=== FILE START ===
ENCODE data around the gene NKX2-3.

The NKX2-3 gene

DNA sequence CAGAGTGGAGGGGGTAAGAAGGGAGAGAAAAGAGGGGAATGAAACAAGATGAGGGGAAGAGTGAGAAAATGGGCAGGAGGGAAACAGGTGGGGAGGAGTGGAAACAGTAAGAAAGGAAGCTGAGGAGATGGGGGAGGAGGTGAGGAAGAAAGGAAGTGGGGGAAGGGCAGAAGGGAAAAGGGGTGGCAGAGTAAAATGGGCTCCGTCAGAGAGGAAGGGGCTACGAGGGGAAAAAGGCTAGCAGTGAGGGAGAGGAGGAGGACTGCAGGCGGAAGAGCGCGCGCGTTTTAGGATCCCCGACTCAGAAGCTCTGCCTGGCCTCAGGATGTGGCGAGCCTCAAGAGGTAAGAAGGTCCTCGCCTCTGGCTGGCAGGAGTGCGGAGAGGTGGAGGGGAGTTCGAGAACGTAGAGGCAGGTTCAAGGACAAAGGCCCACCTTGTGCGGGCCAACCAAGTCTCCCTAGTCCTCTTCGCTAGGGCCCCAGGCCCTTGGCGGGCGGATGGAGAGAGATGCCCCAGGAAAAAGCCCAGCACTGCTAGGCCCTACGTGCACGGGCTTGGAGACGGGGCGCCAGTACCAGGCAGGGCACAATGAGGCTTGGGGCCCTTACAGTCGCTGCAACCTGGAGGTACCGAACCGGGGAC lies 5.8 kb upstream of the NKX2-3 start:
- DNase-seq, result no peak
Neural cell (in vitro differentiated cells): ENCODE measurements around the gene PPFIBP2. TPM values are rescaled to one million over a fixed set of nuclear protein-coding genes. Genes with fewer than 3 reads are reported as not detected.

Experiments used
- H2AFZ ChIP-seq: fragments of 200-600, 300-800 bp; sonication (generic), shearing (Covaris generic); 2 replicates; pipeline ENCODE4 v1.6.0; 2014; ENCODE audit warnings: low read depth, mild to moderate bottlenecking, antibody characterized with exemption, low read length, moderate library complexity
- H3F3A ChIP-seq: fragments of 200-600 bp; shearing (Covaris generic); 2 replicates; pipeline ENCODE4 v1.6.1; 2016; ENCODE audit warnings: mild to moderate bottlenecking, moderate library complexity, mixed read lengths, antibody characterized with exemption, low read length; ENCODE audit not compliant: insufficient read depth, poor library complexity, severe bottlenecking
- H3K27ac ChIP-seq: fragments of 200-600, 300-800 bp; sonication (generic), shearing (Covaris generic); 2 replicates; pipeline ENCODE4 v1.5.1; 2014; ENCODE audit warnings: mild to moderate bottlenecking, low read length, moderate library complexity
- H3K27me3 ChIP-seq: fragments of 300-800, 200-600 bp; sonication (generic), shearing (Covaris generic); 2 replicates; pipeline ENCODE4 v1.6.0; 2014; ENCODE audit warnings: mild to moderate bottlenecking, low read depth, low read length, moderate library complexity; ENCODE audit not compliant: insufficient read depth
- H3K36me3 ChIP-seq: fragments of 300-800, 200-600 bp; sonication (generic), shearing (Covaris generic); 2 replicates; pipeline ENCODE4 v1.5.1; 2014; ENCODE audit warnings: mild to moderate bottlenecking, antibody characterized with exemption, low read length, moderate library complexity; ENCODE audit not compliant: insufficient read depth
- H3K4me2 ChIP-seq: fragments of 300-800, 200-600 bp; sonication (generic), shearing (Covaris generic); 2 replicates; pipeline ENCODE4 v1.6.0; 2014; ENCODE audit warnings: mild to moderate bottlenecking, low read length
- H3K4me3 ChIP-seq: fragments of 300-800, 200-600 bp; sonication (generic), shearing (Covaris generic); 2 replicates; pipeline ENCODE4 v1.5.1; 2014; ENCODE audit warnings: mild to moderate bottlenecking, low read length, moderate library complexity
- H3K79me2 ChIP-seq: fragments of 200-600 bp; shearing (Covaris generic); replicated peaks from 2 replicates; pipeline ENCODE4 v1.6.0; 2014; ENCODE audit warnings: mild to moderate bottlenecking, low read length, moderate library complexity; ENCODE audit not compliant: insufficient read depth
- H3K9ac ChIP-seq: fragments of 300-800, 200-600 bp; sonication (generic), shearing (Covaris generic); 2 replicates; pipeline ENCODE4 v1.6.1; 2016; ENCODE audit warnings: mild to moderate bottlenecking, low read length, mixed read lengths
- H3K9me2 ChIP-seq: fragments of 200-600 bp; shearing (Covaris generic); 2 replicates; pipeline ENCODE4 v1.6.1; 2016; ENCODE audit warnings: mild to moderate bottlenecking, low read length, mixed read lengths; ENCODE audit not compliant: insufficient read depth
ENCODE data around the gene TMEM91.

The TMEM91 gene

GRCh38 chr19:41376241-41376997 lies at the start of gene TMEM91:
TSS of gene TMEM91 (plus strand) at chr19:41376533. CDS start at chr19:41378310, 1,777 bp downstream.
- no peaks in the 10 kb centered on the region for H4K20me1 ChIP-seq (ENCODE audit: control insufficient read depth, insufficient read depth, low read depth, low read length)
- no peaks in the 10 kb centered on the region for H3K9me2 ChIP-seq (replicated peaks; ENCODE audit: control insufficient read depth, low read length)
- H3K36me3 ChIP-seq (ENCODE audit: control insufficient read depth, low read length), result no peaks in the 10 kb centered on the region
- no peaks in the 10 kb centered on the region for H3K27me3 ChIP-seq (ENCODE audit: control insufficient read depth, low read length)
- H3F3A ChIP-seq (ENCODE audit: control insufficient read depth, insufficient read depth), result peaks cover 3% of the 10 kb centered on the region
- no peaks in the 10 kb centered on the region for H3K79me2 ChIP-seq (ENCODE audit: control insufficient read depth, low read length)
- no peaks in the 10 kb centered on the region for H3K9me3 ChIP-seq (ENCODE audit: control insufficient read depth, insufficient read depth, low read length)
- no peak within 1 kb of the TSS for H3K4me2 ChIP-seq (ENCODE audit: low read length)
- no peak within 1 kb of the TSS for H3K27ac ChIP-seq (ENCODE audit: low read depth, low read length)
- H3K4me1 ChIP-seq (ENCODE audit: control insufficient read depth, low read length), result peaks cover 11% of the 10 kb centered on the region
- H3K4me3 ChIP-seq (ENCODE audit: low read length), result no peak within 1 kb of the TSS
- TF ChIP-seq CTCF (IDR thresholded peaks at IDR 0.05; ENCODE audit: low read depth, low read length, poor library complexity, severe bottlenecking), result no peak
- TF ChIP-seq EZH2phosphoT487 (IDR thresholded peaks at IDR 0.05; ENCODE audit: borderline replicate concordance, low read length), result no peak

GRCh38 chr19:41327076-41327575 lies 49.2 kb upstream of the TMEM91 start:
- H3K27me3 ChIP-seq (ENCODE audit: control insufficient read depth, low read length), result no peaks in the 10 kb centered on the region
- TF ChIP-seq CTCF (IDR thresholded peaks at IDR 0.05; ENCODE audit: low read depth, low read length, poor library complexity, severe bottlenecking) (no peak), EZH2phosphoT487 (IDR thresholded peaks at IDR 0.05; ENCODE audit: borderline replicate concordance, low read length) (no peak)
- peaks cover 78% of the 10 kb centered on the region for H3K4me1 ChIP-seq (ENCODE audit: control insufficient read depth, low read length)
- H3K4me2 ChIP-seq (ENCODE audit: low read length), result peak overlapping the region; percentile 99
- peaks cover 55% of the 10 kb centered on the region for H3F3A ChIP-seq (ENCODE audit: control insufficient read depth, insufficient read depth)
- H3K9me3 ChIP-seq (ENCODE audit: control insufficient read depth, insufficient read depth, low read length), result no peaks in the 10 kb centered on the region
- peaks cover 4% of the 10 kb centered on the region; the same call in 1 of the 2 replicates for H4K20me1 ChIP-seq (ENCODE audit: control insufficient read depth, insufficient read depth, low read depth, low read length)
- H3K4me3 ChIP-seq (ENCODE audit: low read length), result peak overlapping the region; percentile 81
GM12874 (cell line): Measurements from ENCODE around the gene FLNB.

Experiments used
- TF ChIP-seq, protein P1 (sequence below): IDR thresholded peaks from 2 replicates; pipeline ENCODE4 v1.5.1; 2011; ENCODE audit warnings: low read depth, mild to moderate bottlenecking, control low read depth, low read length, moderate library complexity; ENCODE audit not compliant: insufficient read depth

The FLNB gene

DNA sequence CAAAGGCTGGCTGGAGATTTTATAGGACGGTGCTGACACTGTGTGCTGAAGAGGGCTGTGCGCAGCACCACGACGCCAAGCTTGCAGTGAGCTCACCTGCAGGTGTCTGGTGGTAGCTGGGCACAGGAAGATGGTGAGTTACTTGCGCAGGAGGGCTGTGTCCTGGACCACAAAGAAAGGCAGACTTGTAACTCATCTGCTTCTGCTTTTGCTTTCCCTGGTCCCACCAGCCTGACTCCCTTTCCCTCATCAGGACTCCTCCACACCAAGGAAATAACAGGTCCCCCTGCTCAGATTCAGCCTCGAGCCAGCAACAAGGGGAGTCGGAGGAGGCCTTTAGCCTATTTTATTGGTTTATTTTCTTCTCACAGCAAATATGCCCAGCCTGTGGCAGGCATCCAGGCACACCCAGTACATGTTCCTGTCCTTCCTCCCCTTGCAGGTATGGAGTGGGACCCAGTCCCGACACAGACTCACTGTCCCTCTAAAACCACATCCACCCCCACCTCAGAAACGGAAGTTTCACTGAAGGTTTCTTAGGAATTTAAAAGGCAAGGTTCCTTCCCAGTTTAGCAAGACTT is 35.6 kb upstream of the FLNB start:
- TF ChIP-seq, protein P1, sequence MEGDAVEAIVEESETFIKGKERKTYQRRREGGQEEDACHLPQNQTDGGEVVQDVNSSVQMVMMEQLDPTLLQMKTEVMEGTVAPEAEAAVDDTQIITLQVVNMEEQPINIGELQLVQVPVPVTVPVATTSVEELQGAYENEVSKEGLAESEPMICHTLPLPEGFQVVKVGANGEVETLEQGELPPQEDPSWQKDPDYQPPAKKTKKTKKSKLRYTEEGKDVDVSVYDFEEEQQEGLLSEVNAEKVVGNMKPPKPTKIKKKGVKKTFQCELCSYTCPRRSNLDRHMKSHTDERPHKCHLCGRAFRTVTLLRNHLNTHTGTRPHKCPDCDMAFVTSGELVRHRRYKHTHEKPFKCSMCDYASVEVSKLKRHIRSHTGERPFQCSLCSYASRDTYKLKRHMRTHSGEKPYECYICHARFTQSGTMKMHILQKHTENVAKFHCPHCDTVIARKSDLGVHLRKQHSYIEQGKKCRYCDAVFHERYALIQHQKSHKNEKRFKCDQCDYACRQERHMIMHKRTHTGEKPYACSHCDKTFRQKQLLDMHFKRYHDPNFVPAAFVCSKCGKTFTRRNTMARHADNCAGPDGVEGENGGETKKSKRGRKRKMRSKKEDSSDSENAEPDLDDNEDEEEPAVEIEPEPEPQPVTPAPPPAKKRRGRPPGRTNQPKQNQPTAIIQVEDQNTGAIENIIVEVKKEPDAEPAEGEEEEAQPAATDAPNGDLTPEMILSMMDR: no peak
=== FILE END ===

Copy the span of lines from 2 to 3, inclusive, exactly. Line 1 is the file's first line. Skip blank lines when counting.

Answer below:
The NKX2-3 gene

DNA sequence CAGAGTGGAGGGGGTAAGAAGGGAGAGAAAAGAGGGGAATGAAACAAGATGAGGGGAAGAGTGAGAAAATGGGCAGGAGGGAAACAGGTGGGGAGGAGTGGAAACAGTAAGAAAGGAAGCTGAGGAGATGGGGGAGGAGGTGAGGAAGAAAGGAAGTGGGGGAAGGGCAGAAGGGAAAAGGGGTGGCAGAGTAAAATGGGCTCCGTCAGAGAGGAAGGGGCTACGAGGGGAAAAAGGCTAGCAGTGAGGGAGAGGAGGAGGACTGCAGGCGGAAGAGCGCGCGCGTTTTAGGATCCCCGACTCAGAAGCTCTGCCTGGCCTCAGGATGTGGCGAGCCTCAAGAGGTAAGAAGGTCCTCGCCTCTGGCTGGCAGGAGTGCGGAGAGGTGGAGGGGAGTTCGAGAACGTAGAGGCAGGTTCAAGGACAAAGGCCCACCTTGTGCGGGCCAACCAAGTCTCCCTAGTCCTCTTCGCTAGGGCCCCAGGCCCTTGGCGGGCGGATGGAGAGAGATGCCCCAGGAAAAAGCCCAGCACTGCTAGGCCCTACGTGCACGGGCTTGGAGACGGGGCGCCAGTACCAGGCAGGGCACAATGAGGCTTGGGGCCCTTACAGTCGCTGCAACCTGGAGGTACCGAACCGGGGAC lies 5.8 kb upstream of the NKX2-3 start: